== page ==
Bar food - salads are often ok.  also burgers, but make sure you can get them to clean the grill if they put burger buns on it.  i did have an issue with this once, but usually have had decent luck.  beware of anything fried (including tortilla chips if they fry them on-site).   If I called ahead, and it didn't sound promising, I would probably bring a sandwich in the car to eat before heading in, and another for after in case I was hungry.  

good luck!  being prepared definitely goes a long way in alleviating the stress of these situations.

 

The seafood banquet might be tough.  If the potatoes are baked, they might be a good option.  

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Nuts pack some protein and fat, I try to have a snack bag or 2 of those in my purse.  Nuts on line has gluten-free nuts and are excellent.  Cashews are especially filling. 

 

Just remember that if you were Kosher (for the wedding) the caterer would make accommodations for you.  You can request a separate gluten-free vegetable plate separate from the buffet, which can be problematic from other guests double dipping or sauces on stuff you aren't sure of.  I've also carried in my own can of gluten-free tuna, complete with can opener and hit the salad bar section of the buffet.  (But watch out for croutons!)   A whole, uncut baked potato is another good idea, as previously suggested. 

 

From my experience, a buffet is hit or miss.  Hate the misses.

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I agree with calling ahead.  I've had very good luck with this.  Sometimes for business meals, if I don't feel like derailing the agenda with a discussion of celiac, I'll even arrange with the manager that I'm going to order "X", but don't want to have to talk about it, can you please make sure that the cross contamination precautions are taken (and discuss with him or her).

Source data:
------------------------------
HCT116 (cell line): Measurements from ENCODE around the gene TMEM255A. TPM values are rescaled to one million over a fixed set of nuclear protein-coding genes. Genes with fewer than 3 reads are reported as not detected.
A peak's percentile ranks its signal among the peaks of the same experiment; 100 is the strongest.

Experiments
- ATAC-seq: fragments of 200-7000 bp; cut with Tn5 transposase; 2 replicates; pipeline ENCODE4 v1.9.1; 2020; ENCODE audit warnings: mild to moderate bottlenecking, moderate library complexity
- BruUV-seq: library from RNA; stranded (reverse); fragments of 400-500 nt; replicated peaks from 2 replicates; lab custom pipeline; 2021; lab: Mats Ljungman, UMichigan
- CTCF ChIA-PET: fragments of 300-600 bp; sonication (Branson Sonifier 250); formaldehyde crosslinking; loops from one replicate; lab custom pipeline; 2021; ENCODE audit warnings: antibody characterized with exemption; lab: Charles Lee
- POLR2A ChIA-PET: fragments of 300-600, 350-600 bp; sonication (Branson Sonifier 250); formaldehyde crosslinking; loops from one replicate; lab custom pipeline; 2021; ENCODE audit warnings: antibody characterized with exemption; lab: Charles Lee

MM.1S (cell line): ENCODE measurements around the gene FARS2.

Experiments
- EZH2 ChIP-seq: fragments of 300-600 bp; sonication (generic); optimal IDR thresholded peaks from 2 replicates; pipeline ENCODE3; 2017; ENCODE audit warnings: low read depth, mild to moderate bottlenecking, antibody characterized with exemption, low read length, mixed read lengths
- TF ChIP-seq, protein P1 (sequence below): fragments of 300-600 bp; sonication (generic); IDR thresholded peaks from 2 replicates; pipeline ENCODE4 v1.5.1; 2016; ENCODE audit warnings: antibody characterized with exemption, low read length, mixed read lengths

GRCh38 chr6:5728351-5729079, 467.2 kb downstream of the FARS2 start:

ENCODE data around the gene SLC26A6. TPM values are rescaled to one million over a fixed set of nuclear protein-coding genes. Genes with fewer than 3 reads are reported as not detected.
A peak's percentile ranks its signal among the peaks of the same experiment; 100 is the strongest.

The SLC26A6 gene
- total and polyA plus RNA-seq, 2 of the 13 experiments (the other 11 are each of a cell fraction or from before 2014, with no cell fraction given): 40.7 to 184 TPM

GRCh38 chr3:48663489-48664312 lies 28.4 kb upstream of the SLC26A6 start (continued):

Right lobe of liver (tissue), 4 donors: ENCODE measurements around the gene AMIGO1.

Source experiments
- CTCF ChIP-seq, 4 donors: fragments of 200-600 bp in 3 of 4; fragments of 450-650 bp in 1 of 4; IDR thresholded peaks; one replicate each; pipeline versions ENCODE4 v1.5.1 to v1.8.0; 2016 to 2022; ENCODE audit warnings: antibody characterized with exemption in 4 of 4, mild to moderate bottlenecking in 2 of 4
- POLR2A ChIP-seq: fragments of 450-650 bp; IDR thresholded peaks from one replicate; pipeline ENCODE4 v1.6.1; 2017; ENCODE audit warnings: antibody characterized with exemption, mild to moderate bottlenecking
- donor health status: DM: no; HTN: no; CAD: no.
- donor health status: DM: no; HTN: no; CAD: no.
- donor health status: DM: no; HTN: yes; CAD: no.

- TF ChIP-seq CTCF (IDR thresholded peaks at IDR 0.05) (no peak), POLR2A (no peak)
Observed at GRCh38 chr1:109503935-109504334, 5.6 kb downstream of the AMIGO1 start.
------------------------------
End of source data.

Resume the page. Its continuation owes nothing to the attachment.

However, I'm in a big city and they're pretty used to this by now.

 

In addition to that, Kind Bars are your friend.  They rarely get mushed up in your bag, there are more than a few varieties and you can find them in most delis if you forget to pack some.  I'll also nibble on carrots or celery if they're on a buffet, as long as I can see that they're not near something crumby (I don't think I'm hyper sensitive to cc, though).  Sometimes I'll pack a GO Picnic, just in case.

 

Good luck.

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Go Picnics are great and are perfect for traveling!  

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Beware of salad-sauces!

 

When I order gluten-free, they nearly always bring oil and vinegar in nice litte bottles and salt and pepper, so I help myself.

 

Strangely, most salad-sauces contain wheat, even "Italian-Style"